Commercial Update: Adverse Interest Exception to the In Pari Delicto Defense

Commercial division update: The adverse interest exception to the in pari delicto defense

New York Law Journal

Publication December 2019

In pari delicto is a centuries-old doctrine that prevents courts from intervening to resolve  disputes between two wrongdoers.  Rooted in principles of equity, in pari delicto acts as an affirmative defense to deny relief to an injured party where both parties are equally at fault.  As explained by the Court of Appeals, the doctrine serves two important public policy purposes: (1) deterring illegality by denying judicial relief to an admitted wrongdoer and (2) deterring courts from involving themselves in cases between two wrongdoers.  Kirschner v. KPMG LLP, 15 N.Y.3d 446, 464 (2010).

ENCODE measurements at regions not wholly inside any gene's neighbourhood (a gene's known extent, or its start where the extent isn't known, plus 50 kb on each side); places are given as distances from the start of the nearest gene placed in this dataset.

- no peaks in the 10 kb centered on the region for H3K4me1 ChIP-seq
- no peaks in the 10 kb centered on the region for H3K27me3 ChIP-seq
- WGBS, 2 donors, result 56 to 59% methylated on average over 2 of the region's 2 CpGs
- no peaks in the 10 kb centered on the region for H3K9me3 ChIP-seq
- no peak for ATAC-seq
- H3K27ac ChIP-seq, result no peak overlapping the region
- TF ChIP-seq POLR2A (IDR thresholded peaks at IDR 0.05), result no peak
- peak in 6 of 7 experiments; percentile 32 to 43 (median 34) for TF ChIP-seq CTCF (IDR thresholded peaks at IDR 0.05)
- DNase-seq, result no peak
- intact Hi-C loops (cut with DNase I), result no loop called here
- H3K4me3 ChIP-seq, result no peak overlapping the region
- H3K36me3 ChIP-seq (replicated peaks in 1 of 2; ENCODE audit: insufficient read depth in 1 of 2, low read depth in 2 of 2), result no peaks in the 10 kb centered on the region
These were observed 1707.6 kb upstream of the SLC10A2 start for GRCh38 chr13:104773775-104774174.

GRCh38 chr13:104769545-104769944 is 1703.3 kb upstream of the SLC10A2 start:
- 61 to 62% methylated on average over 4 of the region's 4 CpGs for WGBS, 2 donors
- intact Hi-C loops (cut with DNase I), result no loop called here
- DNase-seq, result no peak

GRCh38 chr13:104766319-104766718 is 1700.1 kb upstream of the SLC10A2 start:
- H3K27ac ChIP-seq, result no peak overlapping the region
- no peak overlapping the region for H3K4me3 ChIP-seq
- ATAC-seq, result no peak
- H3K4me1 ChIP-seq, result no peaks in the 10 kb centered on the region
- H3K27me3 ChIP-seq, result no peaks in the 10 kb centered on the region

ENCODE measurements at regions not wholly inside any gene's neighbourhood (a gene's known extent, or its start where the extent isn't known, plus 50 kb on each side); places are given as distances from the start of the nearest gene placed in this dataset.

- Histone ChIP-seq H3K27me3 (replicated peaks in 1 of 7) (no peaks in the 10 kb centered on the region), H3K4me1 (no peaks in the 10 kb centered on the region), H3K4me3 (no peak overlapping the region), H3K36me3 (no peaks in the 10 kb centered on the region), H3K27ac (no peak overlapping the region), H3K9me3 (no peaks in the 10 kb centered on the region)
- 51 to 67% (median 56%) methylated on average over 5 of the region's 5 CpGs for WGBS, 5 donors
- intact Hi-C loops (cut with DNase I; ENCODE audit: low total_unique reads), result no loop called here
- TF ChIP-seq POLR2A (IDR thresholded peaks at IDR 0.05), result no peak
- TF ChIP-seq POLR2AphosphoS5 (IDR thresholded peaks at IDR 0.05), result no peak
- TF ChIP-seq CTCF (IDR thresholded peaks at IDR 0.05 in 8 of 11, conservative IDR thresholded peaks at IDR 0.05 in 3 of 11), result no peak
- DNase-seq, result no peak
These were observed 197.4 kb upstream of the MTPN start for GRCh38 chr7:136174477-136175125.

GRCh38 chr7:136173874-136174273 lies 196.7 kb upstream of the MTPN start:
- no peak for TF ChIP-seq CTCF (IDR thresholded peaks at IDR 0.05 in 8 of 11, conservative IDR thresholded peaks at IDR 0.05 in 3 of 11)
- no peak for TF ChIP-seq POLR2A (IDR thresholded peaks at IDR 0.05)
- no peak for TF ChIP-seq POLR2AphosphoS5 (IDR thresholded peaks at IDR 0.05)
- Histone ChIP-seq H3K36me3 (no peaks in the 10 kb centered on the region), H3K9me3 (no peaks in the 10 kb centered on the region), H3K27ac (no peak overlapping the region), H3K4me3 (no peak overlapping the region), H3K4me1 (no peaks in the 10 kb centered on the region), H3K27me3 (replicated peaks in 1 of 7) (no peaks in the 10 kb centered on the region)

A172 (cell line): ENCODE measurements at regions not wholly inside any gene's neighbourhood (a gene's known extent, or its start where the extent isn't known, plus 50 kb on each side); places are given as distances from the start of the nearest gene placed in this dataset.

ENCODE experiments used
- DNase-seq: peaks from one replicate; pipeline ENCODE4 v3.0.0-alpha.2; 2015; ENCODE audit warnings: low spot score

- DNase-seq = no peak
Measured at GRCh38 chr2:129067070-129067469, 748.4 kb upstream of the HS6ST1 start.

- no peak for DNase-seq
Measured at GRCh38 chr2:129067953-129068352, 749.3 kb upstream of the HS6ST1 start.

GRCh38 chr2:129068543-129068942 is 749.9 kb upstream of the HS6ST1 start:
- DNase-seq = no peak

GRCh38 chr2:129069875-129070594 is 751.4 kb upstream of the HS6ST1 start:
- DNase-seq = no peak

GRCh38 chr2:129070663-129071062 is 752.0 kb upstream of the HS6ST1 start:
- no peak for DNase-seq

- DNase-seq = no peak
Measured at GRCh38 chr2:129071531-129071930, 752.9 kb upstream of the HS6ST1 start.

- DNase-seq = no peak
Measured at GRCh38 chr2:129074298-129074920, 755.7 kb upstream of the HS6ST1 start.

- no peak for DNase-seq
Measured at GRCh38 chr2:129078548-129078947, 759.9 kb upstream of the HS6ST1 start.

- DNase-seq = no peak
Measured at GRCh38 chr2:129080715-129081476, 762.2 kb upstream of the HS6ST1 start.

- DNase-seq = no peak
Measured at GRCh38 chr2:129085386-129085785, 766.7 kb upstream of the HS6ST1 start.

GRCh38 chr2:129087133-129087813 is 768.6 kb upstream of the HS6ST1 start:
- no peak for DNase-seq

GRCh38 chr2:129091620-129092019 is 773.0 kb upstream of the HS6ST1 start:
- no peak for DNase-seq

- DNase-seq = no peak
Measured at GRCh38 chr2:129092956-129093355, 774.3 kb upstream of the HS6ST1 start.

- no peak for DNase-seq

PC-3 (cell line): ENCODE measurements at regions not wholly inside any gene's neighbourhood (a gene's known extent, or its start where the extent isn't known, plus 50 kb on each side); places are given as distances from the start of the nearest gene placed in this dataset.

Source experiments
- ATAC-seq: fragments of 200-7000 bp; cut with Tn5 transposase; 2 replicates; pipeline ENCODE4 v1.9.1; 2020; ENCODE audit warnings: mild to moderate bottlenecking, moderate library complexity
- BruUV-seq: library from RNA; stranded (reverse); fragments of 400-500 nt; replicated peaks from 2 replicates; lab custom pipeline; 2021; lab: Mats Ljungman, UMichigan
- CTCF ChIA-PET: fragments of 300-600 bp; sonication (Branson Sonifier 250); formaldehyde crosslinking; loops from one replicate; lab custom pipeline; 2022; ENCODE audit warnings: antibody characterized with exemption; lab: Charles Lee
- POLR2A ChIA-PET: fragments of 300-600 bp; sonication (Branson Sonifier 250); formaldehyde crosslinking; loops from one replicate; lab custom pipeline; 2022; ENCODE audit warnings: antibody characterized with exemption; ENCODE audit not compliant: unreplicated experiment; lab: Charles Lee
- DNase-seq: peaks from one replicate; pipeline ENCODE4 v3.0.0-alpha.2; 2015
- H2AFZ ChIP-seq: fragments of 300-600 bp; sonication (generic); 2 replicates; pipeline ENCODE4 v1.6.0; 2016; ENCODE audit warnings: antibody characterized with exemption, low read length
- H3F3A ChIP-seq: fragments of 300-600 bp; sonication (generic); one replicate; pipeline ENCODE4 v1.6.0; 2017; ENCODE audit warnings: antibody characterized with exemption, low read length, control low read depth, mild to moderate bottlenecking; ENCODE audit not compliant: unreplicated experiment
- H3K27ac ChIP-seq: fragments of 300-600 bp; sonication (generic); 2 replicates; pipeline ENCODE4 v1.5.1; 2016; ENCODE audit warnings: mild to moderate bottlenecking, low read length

New York courts are often tasked with determining the application of the in pari delicto defense to acts committed by a corporation's agent.  Corporations act through their officers and agents and, when those agents commit bad acts or fraud, those bad acts can be imputed to the corporation, regardless of whether those acts are authorized or known by the corporation.  See id. at 465-66.  The adverse interest exception to this fundamental agency principle prevents an agent's acts from being imputed to the corporation and, thus, bars the application of the in pari delicto defense.

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